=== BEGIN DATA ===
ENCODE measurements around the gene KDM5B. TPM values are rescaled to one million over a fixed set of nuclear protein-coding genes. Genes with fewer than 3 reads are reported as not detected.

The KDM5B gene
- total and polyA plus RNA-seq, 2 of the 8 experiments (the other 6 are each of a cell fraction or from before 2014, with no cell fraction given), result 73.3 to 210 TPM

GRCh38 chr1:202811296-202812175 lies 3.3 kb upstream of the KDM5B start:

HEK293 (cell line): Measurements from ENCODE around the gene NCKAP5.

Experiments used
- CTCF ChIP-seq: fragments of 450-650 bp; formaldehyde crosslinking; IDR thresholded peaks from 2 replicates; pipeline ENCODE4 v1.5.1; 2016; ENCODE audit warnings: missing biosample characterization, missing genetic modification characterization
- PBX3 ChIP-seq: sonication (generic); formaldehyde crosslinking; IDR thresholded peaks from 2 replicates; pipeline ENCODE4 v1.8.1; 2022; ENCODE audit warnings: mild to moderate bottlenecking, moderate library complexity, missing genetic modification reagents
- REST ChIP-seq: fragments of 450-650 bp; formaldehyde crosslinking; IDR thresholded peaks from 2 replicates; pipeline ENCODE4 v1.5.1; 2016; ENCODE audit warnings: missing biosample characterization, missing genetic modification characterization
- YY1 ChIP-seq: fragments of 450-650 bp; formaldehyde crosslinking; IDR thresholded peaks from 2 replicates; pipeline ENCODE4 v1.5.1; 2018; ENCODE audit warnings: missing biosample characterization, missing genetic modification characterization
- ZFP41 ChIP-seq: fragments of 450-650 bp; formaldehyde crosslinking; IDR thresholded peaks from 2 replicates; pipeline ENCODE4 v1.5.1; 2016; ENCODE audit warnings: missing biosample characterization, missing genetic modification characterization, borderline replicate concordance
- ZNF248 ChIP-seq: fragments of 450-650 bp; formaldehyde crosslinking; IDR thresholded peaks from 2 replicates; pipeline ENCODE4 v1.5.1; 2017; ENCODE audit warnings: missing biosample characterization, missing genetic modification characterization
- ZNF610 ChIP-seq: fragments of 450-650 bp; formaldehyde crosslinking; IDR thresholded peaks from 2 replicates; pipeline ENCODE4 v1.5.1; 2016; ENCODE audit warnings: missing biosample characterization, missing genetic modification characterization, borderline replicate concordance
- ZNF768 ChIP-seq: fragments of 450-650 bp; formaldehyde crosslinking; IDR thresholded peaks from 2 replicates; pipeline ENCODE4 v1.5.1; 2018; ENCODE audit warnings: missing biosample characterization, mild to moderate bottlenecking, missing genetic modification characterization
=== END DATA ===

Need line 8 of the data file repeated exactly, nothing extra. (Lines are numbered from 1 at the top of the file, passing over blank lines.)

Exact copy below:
- PBX3 ChIP-seq: sonication (generic); formaldehyde crosslinking; IDR thresholded peaks from 2 replicates; pipeline ENCODE4 v1.8.1; 2022; ENCODE audit warnings: mild to moderate bottlenecking, moderate library complexity, missing genetic modification reagents